It rubbished [sic] allegations that the emergency travel document was a fake.
“The Laissez Passer is a transit document for foreigners. It was legally designed precisely for such cases,” the statement said.”
In addition, Igunza gave generous promotion to the view of a campaigning NGO which the BBC has quoted in the past in stories relating to African migrants.
“An Israeli non-governmental organisation working with migrants and refugees said Mr Muhamad’s case was similar to that of other migrants expelled from Israel.
“Other migrants deported from Israel with the Israeli travel document have been refused entry to their countries of origin, or other countries en route, because the authorities claim the Israeli travel documents are false, ” the Hotline for Refugees and Migrants said in a statement.
“In 2016 we published a report, Forgotten in Prison, which details the cases of migrants who are faced with the same problem,” it added
It also wants Israeli officials to investigate Mr Muhamad’s allegation that he was brutally assaulted while in detention.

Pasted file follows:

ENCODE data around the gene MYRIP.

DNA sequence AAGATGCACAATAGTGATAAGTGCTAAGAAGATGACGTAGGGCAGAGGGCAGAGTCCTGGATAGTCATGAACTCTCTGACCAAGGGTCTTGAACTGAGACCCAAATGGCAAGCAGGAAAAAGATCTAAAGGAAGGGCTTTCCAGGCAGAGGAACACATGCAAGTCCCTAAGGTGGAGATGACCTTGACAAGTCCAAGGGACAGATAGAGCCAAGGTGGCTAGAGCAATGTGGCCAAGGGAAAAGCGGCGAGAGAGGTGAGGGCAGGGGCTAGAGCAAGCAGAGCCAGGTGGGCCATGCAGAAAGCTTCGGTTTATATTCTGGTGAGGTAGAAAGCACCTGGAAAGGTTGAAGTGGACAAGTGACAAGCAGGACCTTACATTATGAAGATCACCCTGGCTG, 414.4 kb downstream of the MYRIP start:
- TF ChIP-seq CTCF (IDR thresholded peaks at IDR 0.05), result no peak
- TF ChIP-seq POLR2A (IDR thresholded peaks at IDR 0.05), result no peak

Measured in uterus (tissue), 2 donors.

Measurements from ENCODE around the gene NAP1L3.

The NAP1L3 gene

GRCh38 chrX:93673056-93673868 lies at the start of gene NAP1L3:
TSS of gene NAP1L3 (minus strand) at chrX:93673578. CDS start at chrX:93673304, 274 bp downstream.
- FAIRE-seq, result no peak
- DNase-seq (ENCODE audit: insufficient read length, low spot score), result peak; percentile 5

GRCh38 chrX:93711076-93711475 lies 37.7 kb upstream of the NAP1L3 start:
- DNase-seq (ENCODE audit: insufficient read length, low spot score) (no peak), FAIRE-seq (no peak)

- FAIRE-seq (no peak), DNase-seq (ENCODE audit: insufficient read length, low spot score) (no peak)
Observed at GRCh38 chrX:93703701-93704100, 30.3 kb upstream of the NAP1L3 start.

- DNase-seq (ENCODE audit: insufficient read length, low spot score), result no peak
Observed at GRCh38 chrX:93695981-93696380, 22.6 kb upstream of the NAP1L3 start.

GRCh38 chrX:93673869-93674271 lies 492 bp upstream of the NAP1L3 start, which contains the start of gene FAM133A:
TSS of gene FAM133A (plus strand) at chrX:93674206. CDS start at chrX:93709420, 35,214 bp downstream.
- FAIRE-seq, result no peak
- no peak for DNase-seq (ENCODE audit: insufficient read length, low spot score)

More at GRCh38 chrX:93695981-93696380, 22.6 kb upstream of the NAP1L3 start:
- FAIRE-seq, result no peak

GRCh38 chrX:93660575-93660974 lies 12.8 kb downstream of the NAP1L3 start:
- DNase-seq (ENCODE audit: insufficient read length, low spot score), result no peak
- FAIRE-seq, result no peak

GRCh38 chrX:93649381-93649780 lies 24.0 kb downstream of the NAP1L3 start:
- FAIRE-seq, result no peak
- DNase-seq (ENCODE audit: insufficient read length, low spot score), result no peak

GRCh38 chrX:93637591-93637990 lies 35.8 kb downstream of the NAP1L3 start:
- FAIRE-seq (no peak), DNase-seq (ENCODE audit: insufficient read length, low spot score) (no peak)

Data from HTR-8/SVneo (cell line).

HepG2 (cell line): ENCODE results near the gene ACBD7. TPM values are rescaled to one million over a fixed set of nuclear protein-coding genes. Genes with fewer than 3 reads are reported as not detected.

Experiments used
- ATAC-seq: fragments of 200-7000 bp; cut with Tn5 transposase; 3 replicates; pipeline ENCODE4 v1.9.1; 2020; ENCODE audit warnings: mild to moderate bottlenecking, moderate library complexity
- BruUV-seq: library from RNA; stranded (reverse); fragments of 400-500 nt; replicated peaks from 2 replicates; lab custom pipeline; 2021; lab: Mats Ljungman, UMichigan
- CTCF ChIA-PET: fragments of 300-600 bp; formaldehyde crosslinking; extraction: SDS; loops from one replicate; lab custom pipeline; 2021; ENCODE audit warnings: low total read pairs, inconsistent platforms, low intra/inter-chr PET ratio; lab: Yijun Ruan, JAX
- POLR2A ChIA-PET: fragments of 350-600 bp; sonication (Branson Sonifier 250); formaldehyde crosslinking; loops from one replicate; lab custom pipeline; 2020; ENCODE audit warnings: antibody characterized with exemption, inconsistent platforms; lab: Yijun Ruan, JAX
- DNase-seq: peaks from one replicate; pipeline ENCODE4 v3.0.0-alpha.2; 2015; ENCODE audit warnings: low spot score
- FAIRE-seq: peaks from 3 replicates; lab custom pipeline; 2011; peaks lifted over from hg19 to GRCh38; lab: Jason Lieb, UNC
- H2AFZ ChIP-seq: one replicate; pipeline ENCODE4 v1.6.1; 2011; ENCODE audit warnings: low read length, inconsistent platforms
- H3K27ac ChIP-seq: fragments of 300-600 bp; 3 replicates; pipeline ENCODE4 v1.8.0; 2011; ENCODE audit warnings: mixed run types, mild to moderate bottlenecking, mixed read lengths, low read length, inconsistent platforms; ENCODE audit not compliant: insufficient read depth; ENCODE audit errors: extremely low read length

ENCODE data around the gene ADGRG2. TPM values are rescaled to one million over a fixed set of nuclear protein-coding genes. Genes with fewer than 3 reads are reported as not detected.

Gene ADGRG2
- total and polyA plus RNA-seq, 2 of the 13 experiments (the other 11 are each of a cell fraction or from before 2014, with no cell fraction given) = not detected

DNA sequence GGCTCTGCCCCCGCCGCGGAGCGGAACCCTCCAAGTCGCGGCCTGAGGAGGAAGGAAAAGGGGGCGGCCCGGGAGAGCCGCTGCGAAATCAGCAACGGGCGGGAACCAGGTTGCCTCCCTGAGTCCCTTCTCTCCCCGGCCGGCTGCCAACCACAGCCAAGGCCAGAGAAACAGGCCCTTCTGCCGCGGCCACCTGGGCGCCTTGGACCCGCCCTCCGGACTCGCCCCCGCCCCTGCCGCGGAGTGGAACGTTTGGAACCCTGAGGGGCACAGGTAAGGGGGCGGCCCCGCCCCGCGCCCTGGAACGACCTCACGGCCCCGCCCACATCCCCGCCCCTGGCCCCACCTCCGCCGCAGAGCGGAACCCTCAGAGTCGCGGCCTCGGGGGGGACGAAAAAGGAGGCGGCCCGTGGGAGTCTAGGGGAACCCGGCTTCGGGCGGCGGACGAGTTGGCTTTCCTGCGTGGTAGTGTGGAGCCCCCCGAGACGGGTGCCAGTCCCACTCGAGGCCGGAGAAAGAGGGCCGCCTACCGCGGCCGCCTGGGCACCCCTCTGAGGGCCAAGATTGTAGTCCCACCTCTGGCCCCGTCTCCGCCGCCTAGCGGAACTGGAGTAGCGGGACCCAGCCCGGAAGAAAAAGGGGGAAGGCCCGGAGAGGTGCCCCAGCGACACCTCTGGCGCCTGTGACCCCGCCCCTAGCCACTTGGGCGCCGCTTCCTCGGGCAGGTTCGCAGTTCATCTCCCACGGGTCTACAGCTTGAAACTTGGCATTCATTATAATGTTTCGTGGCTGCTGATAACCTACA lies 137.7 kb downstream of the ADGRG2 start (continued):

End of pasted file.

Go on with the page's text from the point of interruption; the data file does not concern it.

“What is required now is that Eissa Muhamad be returned to Israel so that his accusations of brutality at the hands of Israeli immigration authorities can be investigated, and a solution found so that he may return to Niger,” said Shira Abo, [sic] the organisation’s spokesman [sic].”
Additional signposting to readers of this article comes in the form of an embedded video dating from March 2018 titled “The Eritrean runner fearing deportation from Israel”, an image captioned “Many migrants who enter Israel illegally end up in detention centres” and a link to a report from February 2016 by Kathy Harcombe titled “Israel’s unwanted African migrants”.
It is hence amply clear that BBC audiences were steered towards the view that it is yet another story about Israel’s treatment of African migrants rather than one about Niger refusing to give entry to one of its own citizens following his deportation from a country which he entered illegally.
BBC Africa misrepresents campaigning reports as ‘scoop’